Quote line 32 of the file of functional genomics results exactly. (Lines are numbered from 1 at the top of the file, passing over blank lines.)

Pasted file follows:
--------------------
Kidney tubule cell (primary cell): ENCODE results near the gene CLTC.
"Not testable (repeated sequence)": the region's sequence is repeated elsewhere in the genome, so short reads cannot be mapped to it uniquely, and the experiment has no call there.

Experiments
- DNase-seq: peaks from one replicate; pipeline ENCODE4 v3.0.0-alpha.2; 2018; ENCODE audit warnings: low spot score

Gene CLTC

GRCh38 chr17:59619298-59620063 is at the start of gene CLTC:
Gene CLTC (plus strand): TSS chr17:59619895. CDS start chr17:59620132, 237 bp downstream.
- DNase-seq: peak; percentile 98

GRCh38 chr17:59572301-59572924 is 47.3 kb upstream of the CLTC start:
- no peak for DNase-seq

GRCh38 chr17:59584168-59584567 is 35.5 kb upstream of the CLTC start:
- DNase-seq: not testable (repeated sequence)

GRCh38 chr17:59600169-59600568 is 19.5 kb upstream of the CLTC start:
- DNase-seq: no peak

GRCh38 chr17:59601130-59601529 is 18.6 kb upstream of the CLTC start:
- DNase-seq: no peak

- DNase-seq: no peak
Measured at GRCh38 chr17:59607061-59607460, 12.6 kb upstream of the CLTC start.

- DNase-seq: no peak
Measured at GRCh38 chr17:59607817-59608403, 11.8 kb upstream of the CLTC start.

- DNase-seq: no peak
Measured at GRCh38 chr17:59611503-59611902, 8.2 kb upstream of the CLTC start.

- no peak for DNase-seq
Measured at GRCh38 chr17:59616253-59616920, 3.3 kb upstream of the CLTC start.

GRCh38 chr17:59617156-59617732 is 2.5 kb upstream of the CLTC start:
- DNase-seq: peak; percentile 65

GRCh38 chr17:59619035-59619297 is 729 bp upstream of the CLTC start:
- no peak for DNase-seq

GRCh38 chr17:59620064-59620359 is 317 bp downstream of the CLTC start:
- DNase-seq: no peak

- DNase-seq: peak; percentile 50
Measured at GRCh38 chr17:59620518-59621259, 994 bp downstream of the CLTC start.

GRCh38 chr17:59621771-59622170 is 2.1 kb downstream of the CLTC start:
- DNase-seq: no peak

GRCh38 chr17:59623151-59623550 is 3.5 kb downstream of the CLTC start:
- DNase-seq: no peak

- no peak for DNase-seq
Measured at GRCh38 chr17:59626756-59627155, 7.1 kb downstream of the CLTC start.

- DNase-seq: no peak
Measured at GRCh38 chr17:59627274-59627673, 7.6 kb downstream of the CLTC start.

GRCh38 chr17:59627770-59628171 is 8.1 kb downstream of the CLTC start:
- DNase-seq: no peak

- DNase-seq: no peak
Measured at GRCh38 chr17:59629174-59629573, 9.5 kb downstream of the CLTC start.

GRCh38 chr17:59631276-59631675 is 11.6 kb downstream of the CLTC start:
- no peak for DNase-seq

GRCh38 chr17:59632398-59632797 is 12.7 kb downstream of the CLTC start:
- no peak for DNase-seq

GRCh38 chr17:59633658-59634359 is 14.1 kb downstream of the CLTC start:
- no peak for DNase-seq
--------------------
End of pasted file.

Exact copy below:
Measured at GRCh38 chr17:59620518-59621259, 994 bp downstream of the CLTC start.